Tuesday, March 29th, 2011
The break of dawn comes right on time here in the tropical South Atlantic about 800 miles east of the hump of Brazil. We rather expected it would. In these tropics, night to day shifts from deep night to bright shiny morning pretty swiftly, often with a brief brilliant blaze of sunrise. We are steering NW for an area along the Brazilian coast where we might expect to pick up this stiff Guyana or Orinoco Current, and borrow a couple knots from the sea. Yards are squared, studding sails set on starboard, winds modest, hoping they will pick up, seas small, not much swell, bright blue sky, nary a squall to be seen.
The occasional flying fish makes its doomed way over the rail and aboard with a rapid snappy flapping about the decks somewhere followed by quiet as the Chibley the cat dispatches same and enjoys a satisfying fishy munch, suits her it does, the odd flying fish. I had always expected we would gather more flying fish than we do. The crew of the 4-8 watch are in the ritualistic morning scrubbing down of the oiled pine decks with salt water hose and deck brushes scrubbing athwartship across the grain as centuries of sailors have done, perhaps also wondering why they are doing so as the decks looked plenty clean already. Some accumulated grime having been perceived in the corners of the waterways by the mate, crew are told to scrub the scuppers clean – one returning with a toothbrush to get at the job. This dedicated old salt is let in on the notion that perhaps a small stiff scrub brush might just do the trick – when we start using toothbrushes to scrub the decks of a barque displacing 600 tons of ocean, maybe we are getting a bit, I don’t know, lost in our work? But points for giving your all…
All is well in our barque Picton Castle some 26,000 miles out from the advent of this voyage at Lunenburg. Blue seas, sunny skies, warm breezes, occassional whales and porpoise, some fish catching, plenty of flying fish scattering out of our way – well, except a couple. Once in a while we see another ship. One crossed our track last night. The AIS, which tells us of other ships, their course, speed, size and nature, if they are so fitted with AIS as all large commercial vessels are, indicated that it was a “pleasure craft.” Sure looked like a 400′ bulk carrier to us. Maybe the watch officer was bored.
Lots of sails are being made up on the quarterdeck. Three or four sailmaker benches filled at a time, nothing but palms and needles in action. True heaps of snowy canvas, quite bright in the bright tropical sunlight piled up all over the decks getting stitched together into topsails, staysails, jibs and the like. We have two of the gang turned to as carpenter daymen, Jan and Niko. Wire runs, graving pieces, fixing doors, caulking, replacing steel hinges with ones of brass, gearing up the long-boat rudder so it becomes detachable from her gudgens, hoisted to be stowed alongside the port quarter of the boat outboard when the sweep is in use, much as practised on whale boats and Pitcairn long-boats in days not so very long gone by.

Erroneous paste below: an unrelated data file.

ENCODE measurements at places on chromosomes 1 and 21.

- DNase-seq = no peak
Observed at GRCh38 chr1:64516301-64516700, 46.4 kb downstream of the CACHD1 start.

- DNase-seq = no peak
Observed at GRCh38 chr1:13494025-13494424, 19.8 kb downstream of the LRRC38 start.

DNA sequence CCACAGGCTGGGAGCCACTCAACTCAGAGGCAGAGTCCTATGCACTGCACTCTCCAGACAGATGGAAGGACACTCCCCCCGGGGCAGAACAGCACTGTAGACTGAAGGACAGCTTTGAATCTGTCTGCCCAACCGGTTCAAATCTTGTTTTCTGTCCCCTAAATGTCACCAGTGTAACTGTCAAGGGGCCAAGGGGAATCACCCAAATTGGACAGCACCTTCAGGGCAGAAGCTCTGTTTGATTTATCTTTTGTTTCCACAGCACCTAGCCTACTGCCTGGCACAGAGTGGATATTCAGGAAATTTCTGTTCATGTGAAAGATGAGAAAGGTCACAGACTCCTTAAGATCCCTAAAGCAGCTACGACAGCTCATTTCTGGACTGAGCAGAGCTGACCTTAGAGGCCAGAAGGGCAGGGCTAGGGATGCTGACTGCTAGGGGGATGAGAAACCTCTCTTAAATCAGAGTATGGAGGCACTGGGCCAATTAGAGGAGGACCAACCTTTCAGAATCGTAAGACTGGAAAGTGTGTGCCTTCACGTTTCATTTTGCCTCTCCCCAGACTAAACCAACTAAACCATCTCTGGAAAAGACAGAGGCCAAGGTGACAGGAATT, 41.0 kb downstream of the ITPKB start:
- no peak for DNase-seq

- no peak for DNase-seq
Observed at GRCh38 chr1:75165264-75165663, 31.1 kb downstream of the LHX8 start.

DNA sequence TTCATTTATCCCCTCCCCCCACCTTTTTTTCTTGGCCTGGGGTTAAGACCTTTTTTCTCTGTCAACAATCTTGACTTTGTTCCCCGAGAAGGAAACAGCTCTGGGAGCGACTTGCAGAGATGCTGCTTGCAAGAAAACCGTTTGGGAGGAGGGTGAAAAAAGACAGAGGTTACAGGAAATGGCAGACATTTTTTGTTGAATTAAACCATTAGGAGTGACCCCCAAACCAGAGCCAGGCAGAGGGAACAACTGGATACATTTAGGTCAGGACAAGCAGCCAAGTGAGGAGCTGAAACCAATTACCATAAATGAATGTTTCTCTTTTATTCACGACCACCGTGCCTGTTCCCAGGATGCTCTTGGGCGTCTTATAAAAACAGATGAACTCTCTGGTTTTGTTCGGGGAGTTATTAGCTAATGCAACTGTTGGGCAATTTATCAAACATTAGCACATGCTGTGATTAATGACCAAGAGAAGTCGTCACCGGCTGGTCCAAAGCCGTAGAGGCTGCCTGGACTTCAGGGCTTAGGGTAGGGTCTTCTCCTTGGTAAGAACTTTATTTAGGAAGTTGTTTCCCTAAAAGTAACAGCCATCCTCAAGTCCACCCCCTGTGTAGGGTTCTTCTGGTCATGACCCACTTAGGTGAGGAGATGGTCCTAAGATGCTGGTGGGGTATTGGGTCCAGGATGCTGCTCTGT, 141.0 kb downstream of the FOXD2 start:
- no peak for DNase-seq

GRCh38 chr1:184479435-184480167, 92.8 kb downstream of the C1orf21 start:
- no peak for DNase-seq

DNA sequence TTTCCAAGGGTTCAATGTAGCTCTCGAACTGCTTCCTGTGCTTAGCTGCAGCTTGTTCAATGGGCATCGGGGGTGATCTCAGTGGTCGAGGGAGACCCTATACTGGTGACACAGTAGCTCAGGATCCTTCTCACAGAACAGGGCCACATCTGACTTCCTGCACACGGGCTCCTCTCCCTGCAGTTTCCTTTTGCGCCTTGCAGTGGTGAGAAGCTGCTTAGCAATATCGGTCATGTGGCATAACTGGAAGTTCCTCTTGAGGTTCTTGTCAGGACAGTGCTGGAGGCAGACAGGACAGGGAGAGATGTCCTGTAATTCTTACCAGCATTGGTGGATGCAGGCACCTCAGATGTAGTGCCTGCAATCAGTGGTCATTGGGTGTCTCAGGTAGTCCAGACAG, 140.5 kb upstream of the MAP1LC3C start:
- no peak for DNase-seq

With our young ‘styrmand’ Siri (means ‘mate’ in Norwegian) from the Statsraad Lehmkuhl taking the mate’s watch, chief mate Michael has gone dayman as well, leading a rigging campaign to introduce some overhauls and minor improvements: wire back-ropes; wire heads’l halyards and brace runners for the yards, wire upper topsail downhauls too, wire course clew garnets, wire upper topsail clewlines; more wire the better, with manila whips, lasts much longer, less stretch and as it is combination wire, no more weight aloft. Proper ship rigging stuff. The gang has freshly tarred the rig and soon boats will be looked after for an aesthetic overhaul. Our small boats must look sharp in the Caribbean. A ship is naturally judged by her boats.
Engineer Chris has been grinding and making noise for days down in the engine room, I don’t dare find out he is up to… no doubt some worthy project. Cook Donald sweats buckets in the galley without complaint, producing meal after fine meal, day after day. Except Sunday when the galley hands give it a shot, often with positive results.
The last few nights have been giving us Bill Gilkerson pyrate skies.* Pirate skulls and the like seem to form phantom-like in the moonlit clouds. A moon spangled wake astern as we sail away the miles, star speckled night dome. Our Southern Cross is getting lower, the Big Dipper, higher in the north. Our winds are sweet but the closer we get to the Line some 500 miles ahead, the more fitful it seems – some suggest that this may have something to do with the sad presence of “pollywogs” aboard.
*See the wonderful prize-winning books by William Gilkerson: “Pirate’s Passage” and “A Thousand Years of Pirates”